secrets = json.load(file("secrets.json"))
    SECRET_KEY = secrets['SECRET_KEY']
    
  • It is less likely to be checked into source control due to the different file extension
  • If it is checked into VCS, then it should be relatively simple to rebuild the VCS history without that single file, allowing you to republish your fixed repo.
  • You can put more things in there - any other passwords etc. that should not be checked into source control.
  • Django management commands could correctly parse and re-write this file automatically, unlike something that was Python syntax.
  • Other systems can parse this file to extract passwords (I often need this in deployment)

comment:5 Changed 7 months ago by unaizalakain

I do that too but, like mentioned by Jacob:

How does this handle multiple web servers, though? Seems like if you
weren't careful you'd end up with differing secrets across your web
nodes, bad news.

comment:6 Changed 7 months ago by unaizalakain

  • Cc unai@… added

comment:7 Changed 3 months ago by wim@…

For me, a very easy solution would work:

from secrets import SECRET_KEY

It is easier to remember to keep secrets.py out of your repo than to keep settings.py out of your repo, and I would like to have the default project layout to use this approach.

On multiple servers, just copy secrets.py to the other servers.

comment:8 Changed 2 months ago by erikr

  • Cc eromijn@… added

comment:9 Changed 8 weeks ago by erikr

  • Keywords nlsprint14 added

I think the horizon method is almost perfect. For N=1 deployments, it simply fixes the problem without any special effort being required. Yes, importing from a secrets module or JSON file also adds security, but simply require more effort than the horizon method.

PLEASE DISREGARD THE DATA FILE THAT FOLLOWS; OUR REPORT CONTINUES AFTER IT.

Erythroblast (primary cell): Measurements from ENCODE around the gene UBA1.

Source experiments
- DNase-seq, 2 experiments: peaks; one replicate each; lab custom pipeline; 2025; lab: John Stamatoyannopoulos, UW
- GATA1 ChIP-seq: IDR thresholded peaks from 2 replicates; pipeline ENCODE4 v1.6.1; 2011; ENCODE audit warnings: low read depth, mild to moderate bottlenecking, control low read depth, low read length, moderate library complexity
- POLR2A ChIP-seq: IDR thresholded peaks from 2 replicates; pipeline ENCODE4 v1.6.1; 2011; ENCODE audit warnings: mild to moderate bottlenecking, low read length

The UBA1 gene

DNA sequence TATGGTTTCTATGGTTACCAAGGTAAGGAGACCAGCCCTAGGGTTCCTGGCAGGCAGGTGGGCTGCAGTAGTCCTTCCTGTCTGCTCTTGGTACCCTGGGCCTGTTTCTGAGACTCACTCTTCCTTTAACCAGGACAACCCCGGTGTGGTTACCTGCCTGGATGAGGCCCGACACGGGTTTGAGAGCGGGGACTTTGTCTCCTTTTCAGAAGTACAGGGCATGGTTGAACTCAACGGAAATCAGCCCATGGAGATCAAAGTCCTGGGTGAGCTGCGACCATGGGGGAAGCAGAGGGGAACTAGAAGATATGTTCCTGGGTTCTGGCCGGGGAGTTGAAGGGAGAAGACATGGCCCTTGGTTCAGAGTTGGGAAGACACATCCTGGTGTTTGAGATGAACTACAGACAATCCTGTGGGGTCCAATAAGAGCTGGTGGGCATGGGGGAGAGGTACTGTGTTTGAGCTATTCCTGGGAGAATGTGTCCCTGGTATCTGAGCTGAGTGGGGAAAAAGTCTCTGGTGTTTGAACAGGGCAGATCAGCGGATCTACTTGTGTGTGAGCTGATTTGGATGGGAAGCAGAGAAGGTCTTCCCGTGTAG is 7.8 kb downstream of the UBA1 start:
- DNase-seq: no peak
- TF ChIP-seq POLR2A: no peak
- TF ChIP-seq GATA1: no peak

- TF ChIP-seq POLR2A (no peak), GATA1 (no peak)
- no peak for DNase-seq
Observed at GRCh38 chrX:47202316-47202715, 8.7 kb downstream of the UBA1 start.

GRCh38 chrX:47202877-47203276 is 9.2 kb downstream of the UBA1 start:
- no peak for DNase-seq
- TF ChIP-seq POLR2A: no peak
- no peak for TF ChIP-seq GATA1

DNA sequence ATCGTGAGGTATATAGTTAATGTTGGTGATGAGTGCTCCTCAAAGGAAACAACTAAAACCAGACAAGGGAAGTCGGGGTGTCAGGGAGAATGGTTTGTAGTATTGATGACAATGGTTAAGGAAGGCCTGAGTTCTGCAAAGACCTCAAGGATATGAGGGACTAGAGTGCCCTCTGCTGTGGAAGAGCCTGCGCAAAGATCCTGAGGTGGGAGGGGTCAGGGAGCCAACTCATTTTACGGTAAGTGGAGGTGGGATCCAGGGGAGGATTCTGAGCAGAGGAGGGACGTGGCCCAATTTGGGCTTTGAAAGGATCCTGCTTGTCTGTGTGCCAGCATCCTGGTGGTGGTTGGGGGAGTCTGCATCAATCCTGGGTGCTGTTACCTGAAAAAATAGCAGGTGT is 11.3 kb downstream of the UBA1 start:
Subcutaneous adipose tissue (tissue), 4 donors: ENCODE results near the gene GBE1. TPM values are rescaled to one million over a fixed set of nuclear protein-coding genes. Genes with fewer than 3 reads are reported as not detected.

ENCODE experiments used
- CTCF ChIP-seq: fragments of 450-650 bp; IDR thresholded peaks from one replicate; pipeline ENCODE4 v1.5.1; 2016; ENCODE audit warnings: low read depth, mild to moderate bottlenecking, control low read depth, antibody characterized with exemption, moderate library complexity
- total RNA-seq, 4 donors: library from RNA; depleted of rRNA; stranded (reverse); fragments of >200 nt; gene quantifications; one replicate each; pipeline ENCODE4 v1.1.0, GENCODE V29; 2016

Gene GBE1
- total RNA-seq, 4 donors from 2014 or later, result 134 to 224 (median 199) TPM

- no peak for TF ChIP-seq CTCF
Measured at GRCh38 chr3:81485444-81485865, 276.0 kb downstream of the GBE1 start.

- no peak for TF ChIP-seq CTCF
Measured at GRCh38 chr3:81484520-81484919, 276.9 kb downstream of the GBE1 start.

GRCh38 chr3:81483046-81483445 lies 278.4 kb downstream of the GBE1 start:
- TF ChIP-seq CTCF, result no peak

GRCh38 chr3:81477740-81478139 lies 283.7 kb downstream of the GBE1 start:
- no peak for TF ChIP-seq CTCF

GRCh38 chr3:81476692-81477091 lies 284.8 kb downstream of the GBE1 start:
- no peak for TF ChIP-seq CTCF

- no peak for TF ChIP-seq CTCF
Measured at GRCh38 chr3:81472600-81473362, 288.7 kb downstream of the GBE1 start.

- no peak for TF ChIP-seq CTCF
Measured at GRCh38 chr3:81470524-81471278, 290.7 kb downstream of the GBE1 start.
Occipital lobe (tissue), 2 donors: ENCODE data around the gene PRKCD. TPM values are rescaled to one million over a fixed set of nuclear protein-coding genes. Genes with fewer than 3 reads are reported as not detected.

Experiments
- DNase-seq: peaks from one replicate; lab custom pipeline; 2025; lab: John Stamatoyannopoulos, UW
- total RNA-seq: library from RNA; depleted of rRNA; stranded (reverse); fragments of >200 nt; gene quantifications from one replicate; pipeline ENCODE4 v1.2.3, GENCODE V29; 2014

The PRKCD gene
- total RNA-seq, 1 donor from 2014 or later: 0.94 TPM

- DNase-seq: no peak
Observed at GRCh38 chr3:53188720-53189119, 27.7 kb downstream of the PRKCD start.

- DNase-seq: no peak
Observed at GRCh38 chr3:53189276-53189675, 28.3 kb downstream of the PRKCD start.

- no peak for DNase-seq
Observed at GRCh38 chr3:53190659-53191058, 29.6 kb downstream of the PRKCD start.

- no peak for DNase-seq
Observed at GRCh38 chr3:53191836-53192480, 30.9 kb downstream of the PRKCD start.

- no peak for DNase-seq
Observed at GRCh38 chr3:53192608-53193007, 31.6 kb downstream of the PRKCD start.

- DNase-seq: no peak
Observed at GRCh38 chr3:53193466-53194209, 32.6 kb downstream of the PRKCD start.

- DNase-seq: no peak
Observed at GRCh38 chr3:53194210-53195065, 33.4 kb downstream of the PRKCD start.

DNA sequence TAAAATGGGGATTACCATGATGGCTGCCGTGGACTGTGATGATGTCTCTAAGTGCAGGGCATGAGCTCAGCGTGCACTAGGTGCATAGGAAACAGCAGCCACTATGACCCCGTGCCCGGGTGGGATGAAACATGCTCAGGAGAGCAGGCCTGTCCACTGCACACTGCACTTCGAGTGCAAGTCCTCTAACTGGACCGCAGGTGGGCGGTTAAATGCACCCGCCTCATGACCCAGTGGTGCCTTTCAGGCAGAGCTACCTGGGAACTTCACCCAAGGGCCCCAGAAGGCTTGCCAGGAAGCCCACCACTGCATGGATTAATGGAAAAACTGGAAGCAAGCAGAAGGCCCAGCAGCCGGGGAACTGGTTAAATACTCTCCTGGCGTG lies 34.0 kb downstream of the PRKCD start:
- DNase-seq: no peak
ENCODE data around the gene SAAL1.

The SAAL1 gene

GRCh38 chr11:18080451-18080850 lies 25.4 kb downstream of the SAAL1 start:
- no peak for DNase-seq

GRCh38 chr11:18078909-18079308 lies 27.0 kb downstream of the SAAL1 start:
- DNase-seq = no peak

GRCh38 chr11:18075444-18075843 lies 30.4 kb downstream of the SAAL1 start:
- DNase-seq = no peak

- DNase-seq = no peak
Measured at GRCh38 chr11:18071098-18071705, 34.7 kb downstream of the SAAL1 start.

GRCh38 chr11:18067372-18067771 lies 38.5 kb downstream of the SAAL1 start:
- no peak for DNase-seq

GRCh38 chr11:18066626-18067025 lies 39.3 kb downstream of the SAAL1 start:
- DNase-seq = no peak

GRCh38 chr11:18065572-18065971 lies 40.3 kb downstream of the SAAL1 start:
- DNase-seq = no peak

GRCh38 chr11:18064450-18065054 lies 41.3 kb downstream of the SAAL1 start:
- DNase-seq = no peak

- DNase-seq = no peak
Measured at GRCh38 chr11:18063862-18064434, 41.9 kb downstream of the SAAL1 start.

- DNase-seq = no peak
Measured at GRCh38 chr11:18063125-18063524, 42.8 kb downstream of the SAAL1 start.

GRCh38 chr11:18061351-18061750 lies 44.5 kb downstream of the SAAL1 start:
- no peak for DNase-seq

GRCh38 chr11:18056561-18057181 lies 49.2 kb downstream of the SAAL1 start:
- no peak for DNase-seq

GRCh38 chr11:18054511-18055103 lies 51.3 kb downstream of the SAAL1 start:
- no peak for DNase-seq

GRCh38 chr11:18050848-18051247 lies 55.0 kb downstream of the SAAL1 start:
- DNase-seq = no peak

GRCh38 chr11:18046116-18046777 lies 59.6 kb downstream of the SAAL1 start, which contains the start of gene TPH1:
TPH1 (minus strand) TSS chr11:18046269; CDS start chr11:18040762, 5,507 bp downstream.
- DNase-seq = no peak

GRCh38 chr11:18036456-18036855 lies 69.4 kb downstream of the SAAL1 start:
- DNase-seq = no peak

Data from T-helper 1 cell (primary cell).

For N>1 deployments, we could fall back to a form of the current management, which seems to mean that most people roll something themselves. That means we add no security for N>1, but improving it for N=1 is already a great step forward. So, the default setting for secret key would be to autogenerate or read, but it can be overridden like any other setting. The patch for all of this is fairly simple, and I would be happy to contribute it.

However, I see an important issue for which I do not have an answer yet: if someone moves from N=1 to N>1 deployment, they will silently start using different secret keys. No warning is given. Depending on chance, users will encounter random failures with some features, and the cause will not be obvious. If we want to make this change, we should try to find some way so that developers are reminded to change their secret key management when they move from N=1 to N>1.

I can't think of any particular way to do this. Django is not aware of how many servers are running. And when trying to validate some data which involves the secret key, we can only check whether or not it is valid, not whether it might be valid with the secret key that was configured on another server. Secret key misalignment is not distinguishable from any other issue. Any suggestions?